Many times Christians will make the claim that I am quoting a Bible verse out of context. Of course that is true, but I am not misrepresenting what was said, but rather summarizing it. For example, one of my favorite verse is Numbers 31: 17-18 which states:

“Now therefore kill every male among the little ones, and kill every woman that hath known man by lying with him. But all the women children, that have not known a man by lying with him, keep alive for yourselves.”

The context of this verse is that God ordered Moses to rape and murder the entire Midianite village because the villagers worshiped Ba’al Zebul instead of Yahweh. Some Christians will claim that God didn’t use the words “rape” and “murder” but it is fairly clear from the context of the verse that was the meaning. Some Christians have even pointed out that the villagers were engaging in sexual rituals that were quite cruel. This is true according to the Bible, but that wasn’t the reason why God gave the order to Moses. According to the context, the Midianites broke the first commandment.

Now I am sure some Christians are going to respond and try to rationalize this away and that is fine, but that isn’t the point of this blog. The point of this blog is to discuss context. Context does matter, but it doesn’t matter all the time. Sometimes, one can quote a verse and the context is obvious. Sometimes people put in their own context to misinterpret what was said to suit their needs. Sometimes, that is fine (like when talking about poetry or music). Sometimes it isn’t fine. One has to look at the context to know if context is important or not.

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Faith Based Fuel

A lot of times in my discussions with Christians of various degrees on the wacko scale, I am told that I just need to have faith. Faith is seen by the vast majority of Christians (from liberal to fundamental) as a virtue. Let me re-state that because it bears re-stating. Belief without evidence (the definition of faith) is seen as a good thing. It has been my experience that most Christians (even the liberal ones) would agree that belief without evidence (i.e. faith) is actually a more virtuous thing than belief with evidence and of course the Bible supports this line of “reasoning.”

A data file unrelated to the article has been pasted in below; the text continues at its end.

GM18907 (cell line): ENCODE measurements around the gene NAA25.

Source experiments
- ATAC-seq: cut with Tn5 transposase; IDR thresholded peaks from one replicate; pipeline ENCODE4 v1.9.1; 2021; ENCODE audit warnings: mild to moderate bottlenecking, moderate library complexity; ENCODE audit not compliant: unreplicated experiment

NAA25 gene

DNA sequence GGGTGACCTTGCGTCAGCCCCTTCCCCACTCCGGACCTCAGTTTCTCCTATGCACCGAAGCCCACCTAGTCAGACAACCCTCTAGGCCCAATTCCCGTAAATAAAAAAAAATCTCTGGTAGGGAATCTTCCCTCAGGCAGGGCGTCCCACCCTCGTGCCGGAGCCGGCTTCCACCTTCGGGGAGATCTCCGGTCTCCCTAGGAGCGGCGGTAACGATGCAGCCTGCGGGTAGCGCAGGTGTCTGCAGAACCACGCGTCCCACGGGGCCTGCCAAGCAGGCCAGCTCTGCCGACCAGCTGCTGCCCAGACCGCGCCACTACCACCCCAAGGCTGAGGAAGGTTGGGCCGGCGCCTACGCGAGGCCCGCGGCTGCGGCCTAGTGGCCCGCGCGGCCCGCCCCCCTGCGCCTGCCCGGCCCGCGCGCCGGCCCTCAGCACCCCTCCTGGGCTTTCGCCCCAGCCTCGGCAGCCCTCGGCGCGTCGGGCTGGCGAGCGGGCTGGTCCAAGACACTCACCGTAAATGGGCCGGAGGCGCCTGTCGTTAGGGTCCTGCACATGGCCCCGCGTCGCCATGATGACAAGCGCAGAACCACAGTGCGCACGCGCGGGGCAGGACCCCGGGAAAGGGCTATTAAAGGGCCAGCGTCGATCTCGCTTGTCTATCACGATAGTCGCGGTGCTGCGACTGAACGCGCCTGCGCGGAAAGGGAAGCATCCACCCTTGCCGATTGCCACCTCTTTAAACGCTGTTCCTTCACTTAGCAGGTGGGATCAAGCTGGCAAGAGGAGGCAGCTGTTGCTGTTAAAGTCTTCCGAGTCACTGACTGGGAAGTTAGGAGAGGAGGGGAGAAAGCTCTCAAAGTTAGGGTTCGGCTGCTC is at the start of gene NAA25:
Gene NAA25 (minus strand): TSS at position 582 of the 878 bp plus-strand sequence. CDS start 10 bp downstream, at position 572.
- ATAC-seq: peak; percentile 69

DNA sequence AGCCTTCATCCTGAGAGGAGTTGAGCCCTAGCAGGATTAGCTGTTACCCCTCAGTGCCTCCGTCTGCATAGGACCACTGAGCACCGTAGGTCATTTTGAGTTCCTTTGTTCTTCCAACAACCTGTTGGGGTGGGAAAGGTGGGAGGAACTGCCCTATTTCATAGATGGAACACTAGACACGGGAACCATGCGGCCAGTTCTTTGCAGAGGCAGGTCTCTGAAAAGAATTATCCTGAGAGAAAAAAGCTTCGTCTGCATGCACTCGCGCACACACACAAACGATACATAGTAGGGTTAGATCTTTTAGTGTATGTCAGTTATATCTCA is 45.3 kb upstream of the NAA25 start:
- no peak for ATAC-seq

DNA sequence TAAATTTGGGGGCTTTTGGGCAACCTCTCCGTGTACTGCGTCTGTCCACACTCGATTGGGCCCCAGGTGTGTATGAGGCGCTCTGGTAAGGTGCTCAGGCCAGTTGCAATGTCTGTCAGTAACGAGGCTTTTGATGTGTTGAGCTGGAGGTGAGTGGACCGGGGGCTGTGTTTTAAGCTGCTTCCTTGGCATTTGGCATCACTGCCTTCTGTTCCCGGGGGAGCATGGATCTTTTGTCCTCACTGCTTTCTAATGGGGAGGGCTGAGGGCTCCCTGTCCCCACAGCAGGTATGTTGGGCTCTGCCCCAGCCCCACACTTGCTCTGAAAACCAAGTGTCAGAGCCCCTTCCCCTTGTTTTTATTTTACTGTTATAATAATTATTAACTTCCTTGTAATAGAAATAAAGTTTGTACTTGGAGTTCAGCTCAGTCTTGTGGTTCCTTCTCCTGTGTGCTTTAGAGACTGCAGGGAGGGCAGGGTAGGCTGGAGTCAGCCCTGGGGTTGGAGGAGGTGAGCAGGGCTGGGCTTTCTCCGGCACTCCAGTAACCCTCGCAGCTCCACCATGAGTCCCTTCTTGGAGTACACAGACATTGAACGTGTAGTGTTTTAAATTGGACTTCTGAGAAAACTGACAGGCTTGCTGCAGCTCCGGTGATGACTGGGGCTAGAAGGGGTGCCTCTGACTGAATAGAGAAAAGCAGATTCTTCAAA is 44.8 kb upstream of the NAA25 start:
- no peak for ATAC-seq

“Jesus saith unto him, Thomas, because thou hast seen me, thou hast believed: blessed [are] they that have not seen, and [yet] have believed.”
John 20: 29

Aside from the problem of faith in relation to faith itself, this “virtue” creates a much larger problem, which Sam Harris has often talked about. Faith is the fuel for Armageddon. While many Christians don’t agree with their more fundamentalist “Brothers in Christ” about a whole host of issues the fact is that it is religious faith itself which provides the context in which we are forced to actually debate in a serious manner whether or not the Devil made someone do it, or whether stem cells have souls, or is it better to die of AIDS and go to Heaven rather than to use a condom, live, and go to Hell. These are extreme examples of course and like I said, there are many Christians who don’t believe homosexuality is a sin or that the world is 6000 years old, but the fact is that it is because of religious faith that people of reason need to tread carefully when we through these ridiculous fictions out of academia and out of public policy.

It is in large part due to the more liberal Christians who don’t believe these things yet who get defensive whenever these ideas of laughed at that we still have to fight against Dark Aged thinking. Faith (all Christian faith) keeps these beliefs in our culture and in our lives. And so the fundamentalists have a silent partner on their side in this Culture War. At the end of the day, belief in Demons, Satan, and Creationism have the same validity as belief in God and Jesus. So when modernity and secular society reject the fundamentalist we are in a sense also threatening the beliefs of those on the other side of the Christian scale. Faith has linked this diverse group of people together against science, reason, and honest criticism.